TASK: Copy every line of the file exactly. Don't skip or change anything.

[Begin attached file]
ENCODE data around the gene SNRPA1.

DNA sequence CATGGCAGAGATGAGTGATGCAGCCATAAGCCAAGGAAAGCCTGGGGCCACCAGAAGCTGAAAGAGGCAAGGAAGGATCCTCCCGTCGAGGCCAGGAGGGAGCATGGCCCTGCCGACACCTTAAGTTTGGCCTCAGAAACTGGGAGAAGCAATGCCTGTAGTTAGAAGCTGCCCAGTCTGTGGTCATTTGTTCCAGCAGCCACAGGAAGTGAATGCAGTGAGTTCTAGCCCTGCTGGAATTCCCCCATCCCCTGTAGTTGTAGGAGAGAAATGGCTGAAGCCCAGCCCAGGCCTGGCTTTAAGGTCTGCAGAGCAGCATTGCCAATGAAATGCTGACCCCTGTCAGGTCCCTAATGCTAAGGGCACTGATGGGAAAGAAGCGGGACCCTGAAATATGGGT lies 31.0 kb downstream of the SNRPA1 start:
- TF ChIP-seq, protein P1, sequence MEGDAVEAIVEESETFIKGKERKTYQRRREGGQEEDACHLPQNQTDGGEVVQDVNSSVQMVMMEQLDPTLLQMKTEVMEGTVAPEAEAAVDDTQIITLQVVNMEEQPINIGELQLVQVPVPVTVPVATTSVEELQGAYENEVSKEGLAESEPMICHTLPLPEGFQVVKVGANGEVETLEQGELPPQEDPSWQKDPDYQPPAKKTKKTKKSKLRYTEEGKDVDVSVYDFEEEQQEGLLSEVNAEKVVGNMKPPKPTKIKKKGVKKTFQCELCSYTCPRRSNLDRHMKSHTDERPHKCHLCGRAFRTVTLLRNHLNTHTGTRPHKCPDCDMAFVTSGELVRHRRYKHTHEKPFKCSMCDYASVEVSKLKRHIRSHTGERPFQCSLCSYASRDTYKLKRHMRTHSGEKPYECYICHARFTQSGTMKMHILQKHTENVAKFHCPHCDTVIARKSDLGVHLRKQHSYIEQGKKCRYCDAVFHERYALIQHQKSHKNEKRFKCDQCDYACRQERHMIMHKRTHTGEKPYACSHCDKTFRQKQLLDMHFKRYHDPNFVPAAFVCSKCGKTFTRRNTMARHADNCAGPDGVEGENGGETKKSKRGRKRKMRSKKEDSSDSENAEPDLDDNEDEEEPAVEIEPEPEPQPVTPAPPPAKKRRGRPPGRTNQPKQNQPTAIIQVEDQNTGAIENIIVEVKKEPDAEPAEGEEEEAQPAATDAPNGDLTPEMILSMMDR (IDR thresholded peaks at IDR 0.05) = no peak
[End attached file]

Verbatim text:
ENCODE data around the gene SNRPA1.

DNA sequence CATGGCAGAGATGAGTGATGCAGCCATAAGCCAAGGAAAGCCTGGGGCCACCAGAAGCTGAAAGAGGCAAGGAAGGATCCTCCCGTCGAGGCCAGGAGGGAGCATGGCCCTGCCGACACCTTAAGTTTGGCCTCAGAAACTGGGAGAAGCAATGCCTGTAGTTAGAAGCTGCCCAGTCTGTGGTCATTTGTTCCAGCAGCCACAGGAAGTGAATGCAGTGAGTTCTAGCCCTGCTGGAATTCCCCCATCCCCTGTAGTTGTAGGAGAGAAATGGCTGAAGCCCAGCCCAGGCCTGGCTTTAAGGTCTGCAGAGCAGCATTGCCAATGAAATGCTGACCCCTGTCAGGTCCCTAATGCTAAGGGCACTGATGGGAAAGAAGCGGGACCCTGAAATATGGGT lies 31.0 kb downstream of the SNRPA1 start:
- TF ChIP-seq, protein P1, sequence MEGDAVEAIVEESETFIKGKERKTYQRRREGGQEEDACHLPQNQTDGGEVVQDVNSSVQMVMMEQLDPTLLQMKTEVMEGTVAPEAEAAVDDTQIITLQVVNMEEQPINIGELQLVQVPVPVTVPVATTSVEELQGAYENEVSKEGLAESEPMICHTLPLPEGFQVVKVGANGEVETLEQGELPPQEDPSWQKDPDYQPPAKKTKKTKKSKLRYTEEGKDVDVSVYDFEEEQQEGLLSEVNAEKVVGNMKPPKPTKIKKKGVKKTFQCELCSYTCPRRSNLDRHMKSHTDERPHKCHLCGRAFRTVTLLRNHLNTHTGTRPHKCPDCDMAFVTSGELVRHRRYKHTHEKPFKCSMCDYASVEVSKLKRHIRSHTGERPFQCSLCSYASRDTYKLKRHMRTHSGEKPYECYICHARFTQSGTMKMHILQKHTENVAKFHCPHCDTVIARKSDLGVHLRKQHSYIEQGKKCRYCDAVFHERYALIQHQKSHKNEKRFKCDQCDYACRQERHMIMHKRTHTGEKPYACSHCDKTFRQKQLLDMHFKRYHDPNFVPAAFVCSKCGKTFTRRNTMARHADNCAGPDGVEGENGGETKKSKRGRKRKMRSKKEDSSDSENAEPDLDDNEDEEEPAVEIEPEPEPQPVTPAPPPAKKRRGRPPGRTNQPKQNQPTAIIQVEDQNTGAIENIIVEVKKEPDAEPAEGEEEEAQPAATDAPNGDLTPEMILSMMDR (IDR thresholded peaks at IDR 0.05) = no peak